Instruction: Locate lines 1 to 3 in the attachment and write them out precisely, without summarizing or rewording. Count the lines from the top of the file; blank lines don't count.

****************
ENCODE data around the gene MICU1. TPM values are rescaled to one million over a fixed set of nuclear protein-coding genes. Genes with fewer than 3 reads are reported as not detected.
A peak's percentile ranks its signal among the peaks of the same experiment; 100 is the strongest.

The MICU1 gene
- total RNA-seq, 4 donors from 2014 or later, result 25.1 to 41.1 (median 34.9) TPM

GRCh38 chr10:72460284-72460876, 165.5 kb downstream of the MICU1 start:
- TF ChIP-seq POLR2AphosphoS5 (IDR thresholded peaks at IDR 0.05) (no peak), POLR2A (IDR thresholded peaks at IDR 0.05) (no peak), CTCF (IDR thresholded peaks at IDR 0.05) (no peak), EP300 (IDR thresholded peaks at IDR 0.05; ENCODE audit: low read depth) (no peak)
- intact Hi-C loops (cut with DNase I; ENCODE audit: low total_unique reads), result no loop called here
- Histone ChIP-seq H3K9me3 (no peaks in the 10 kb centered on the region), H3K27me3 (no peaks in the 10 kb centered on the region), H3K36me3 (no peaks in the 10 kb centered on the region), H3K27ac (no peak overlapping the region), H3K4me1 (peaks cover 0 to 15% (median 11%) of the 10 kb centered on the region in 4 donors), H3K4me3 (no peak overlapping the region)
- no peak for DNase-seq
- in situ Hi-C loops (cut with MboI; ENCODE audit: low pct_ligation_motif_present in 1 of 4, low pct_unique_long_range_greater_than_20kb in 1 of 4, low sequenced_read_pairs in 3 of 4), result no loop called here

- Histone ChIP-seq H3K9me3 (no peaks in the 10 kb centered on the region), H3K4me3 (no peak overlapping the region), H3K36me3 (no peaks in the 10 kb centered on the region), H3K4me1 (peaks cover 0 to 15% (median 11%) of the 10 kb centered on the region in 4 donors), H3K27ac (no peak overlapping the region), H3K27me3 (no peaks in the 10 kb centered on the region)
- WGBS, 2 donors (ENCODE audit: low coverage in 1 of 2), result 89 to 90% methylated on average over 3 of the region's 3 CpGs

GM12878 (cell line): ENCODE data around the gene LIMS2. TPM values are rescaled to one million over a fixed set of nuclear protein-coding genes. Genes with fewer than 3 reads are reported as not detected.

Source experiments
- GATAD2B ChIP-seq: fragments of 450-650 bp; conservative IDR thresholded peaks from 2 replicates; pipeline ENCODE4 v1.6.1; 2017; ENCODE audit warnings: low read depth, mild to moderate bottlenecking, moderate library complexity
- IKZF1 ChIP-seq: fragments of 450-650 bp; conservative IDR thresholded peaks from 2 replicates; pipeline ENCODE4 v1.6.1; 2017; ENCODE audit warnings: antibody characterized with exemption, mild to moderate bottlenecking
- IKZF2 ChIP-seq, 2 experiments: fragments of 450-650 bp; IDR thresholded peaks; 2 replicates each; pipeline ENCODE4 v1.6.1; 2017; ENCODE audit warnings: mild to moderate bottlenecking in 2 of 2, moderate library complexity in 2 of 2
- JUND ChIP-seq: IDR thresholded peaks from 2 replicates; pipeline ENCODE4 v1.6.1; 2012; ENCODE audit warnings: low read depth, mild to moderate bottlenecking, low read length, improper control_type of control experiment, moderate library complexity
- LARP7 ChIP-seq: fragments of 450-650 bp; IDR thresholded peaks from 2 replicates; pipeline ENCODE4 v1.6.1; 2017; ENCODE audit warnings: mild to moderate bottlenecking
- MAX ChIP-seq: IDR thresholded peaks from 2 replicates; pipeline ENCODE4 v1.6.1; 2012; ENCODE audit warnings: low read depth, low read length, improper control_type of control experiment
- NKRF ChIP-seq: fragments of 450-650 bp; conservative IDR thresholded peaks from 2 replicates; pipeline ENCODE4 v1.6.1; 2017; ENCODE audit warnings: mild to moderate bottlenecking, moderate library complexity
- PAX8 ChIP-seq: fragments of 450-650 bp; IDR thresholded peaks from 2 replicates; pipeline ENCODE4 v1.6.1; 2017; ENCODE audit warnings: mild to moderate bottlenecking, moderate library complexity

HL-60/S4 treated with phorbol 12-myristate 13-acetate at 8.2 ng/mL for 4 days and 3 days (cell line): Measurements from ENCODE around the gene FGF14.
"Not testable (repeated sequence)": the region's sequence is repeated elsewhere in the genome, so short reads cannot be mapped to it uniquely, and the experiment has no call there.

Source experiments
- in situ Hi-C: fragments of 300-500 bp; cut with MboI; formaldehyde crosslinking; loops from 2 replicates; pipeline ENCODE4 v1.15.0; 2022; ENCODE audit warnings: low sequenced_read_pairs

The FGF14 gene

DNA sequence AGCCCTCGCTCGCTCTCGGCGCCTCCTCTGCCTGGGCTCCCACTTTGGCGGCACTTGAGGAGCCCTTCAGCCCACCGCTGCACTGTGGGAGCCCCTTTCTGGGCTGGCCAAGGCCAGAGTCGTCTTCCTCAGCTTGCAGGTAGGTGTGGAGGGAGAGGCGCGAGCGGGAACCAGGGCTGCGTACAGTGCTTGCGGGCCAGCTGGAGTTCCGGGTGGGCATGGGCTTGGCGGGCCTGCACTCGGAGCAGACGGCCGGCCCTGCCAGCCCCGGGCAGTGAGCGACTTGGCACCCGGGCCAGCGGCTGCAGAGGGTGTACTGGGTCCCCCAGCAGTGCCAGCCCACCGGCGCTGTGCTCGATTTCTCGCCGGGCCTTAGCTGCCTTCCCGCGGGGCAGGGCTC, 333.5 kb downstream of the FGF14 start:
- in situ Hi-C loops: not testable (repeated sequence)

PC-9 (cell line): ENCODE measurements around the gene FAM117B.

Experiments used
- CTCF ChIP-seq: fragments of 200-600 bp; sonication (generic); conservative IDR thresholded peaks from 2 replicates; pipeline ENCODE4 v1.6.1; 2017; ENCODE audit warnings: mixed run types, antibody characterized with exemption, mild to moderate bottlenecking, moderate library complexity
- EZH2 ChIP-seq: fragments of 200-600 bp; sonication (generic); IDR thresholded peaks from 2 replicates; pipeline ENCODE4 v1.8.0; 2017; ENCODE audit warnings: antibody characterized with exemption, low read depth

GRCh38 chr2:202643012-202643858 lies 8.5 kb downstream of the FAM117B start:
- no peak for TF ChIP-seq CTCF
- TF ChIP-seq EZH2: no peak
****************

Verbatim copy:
ENCODE data around the gene MICU1. TPM values are rescaled to one million over a fixed set of nuclear protein-coding genes. Genes with fewer than 3 reads are reported as not detected.
A peak's percentile ranks its signal among the peaks of the same experiment; 100 is the strongest.

The MICU1 gene